Injecting efficiency in flu shot process: U of A pilots ‘express’ check-in for flu immunizations, said to reduce wait times

Temperature decreases and snow falls indicate the onset of flu season. Some students will risk getting a cough, sore throat and fever instead of waiting in line for their annual, recommended flu shot.

University of Alberta students and staff won’t have to wait for registration at the University of Alberta flu clinic, as the clinic is piloting an online registration program this year.

Those with a ONEcard can go online to and fill in all their information online. Once the three to five-minute survey is filled out, you are emailed a QR code. The code is scanned upon arrival at the clinic, and then the information is printed out. After this, all that’s left is to get the shot.

Also available is last year’s check-in system which uses computer stations, rather than the traditional hard-copy form.

This new system means that the entire injection process will typically take under half an hour, including the 15-minute wait after the injection. Fourth-year Pharmacy student Scott Wakeham said the new system is far more efficient than in past years.

“It really streamlines (the vaccination process),” Wakeham said. “You’re not creating a bottleneck where people are filling out forms.”

In past, a triplicate paper form would have to be filled out upon arriving at the clinic. In comparison to the 15-minute survey, Wakeham said the online registration “is just like sending an email or text message.”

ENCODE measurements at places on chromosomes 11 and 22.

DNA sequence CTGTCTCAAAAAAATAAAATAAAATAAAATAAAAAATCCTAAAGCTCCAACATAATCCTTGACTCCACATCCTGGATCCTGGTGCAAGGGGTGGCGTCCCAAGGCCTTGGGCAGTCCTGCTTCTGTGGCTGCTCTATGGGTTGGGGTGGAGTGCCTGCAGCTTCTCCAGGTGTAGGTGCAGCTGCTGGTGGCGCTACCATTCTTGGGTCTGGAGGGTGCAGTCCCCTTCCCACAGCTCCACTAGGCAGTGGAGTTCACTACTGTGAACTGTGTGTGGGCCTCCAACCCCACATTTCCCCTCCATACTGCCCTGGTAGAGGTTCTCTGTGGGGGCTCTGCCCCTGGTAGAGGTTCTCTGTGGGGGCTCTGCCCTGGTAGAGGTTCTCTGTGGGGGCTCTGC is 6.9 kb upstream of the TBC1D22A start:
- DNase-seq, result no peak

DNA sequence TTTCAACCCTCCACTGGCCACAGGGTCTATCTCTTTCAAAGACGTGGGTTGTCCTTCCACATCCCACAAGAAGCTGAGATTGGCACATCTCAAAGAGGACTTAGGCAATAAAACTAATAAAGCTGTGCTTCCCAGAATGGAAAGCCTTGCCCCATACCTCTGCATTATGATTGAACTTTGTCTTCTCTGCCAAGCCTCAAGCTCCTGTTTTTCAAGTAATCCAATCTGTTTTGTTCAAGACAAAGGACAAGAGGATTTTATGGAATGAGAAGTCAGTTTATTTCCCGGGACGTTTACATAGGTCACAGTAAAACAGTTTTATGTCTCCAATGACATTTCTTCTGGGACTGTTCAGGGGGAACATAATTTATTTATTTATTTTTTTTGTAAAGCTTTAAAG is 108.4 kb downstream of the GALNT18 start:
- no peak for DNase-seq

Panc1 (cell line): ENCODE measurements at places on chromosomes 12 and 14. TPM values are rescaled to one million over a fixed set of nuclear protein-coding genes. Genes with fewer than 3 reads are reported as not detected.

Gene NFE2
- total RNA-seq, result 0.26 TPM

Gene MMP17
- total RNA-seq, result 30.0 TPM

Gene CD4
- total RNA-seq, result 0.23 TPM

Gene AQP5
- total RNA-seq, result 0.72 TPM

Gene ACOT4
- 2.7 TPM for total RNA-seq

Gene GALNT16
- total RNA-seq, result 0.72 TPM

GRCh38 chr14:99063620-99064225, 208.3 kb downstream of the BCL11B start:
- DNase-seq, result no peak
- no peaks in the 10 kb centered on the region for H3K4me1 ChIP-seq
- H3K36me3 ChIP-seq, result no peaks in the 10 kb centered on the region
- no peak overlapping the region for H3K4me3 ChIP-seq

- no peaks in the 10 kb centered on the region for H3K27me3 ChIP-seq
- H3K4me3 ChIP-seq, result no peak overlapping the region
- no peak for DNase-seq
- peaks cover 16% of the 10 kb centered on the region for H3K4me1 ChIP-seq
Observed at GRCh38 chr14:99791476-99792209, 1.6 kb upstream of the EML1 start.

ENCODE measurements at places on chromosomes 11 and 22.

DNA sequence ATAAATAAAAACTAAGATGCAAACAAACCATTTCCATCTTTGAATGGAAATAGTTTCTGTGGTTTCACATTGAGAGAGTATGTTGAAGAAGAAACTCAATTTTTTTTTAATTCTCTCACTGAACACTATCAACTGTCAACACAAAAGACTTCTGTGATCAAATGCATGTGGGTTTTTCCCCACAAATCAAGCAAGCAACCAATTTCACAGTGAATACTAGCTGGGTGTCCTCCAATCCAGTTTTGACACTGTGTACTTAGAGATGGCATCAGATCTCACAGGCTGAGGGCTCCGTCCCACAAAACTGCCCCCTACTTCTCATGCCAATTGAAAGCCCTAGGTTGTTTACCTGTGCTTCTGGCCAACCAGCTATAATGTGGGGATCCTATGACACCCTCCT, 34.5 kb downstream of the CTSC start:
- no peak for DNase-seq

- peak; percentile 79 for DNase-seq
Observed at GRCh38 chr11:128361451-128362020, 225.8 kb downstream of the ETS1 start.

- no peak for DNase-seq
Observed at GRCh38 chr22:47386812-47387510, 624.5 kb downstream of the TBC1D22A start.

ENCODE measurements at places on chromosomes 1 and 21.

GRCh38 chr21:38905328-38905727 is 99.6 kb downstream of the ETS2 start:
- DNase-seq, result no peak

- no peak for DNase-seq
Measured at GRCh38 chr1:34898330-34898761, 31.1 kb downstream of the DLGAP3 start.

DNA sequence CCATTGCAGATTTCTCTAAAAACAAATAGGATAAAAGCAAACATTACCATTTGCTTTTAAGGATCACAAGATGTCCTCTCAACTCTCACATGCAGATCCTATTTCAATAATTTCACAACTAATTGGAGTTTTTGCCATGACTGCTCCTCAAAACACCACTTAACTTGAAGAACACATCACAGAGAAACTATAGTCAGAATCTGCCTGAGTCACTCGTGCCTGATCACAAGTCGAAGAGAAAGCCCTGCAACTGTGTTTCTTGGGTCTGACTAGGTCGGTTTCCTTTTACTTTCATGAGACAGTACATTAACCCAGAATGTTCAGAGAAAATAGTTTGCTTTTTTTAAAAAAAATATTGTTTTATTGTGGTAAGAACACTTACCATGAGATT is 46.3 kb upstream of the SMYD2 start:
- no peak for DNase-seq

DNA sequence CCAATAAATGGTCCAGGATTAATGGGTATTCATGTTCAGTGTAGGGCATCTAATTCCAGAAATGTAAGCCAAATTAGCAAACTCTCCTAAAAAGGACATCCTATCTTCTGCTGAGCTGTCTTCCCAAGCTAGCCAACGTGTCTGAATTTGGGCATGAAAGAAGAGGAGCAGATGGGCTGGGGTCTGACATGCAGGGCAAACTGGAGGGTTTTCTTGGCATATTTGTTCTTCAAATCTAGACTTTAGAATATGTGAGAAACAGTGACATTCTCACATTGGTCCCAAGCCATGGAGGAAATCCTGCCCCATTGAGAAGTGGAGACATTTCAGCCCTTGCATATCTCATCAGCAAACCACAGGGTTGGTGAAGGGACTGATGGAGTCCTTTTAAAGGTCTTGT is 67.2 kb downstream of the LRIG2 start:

For University Wellness Services Clinic Manager and registered nurse Beth Woytas, the U of A is an ideal place to pilot a project like this.

“Students are tech-savvy,” Woytas said, “they type better than they write, and would rather use an electronic device. We’re trying to hit this demographic with technology.”

Though this is currently the only program of its kind in Canada, Woytas said she hopes similar setups could increase efficiency of vaccination clinics everywhere.

“It makes it faster for anybody getting an immunization,” Woytas said, “so it can be done at any clinic, anywhere.”

Aside from the innovation in line management, Wakeham pointed out the importance of getting the influenza vaccine.

“The flu is a very serious disease that can keep you in bed for seven to 10 days,” Wakeham said.

“The more people that are immunized, the less mobility the virus will have.”

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